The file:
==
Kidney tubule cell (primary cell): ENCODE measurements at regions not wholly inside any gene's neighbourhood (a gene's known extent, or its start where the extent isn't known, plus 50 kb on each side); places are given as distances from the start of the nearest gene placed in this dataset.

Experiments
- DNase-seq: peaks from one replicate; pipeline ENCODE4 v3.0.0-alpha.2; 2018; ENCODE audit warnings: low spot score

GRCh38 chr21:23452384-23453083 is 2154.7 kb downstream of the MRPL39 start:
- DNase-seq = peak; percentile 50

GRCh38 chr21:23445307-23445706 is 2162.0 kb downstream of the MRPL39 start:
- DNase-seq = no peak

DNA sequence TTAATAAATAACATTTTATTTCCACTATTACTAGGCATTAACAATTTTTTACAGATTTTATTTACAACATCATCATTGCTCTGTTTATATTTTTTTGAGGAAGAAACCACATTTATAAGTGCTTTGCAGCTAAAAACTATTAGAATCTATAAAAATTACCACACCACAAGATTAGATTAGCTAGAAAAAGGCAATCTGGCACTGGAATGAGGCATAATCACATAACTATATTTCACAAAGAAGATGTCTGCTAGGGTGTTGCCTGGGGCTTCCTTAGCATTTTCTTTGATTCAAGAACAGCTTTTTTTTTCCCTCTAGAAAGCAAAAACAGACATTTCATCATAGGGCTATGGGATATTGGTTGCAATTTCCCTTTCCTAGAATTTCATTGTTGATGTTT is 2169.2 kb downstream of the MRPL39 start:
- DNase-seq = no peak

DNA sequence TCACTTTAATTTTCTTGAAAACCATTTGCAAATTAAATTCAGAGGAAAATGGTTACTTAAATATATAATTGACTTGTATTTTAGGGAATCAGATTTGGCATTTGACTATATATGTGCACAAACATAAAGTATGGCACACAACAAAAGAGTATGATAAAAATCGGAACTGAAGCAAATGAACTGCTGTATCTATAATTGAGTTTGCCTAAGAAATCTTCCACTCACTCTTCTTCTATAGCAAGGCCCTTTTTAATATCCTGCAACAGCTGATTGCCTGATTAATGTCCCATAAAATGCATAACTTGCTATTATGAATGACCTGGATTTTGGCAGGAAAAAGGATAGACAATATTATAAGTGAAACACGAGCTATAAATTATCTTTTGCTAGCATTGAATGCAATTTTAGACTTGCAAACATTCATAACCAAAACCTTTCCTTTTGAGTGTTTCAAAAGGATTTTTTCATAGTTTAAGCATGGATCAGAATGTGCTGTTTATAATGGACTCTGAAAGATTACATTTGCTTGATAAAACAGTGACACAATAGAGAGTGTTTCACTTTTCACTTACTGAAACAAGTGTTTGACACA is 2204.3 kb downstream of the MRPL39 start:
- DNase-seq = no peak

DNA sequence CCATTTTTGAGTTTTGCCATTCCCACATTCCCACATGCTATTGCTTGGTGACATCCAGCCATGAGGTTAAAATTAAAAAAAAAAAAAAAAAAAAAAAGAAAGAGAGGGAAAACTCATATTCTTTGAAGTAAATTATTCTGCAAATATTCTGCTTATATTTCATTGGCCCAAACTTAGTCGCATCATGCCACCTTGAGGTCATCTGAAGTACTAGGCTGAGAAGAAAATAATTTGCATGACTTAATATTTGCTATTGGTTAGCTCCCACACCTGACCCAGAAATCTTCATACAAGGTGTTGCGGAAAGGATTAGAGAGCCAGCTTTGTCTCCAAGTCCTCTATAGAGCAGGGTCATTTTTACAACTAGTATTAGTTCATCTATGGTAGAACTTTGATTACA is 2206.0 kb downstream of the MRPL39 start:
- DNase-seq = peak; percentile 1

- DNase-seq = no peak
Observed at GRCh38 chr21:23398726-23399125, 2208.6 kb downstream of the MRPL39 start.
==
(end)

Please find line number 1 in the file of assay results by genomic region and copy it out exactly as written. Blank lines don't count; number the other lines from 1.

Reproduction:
Kidney tubule cell (primary cell): ENCODE measurements at regions not wholly inside any gene's neighbourhood (a gene's known extent, or its start where the extent isn't known, plus 50 kb on each side); places are given as distances from the start of the nearest gene placed in this dataset.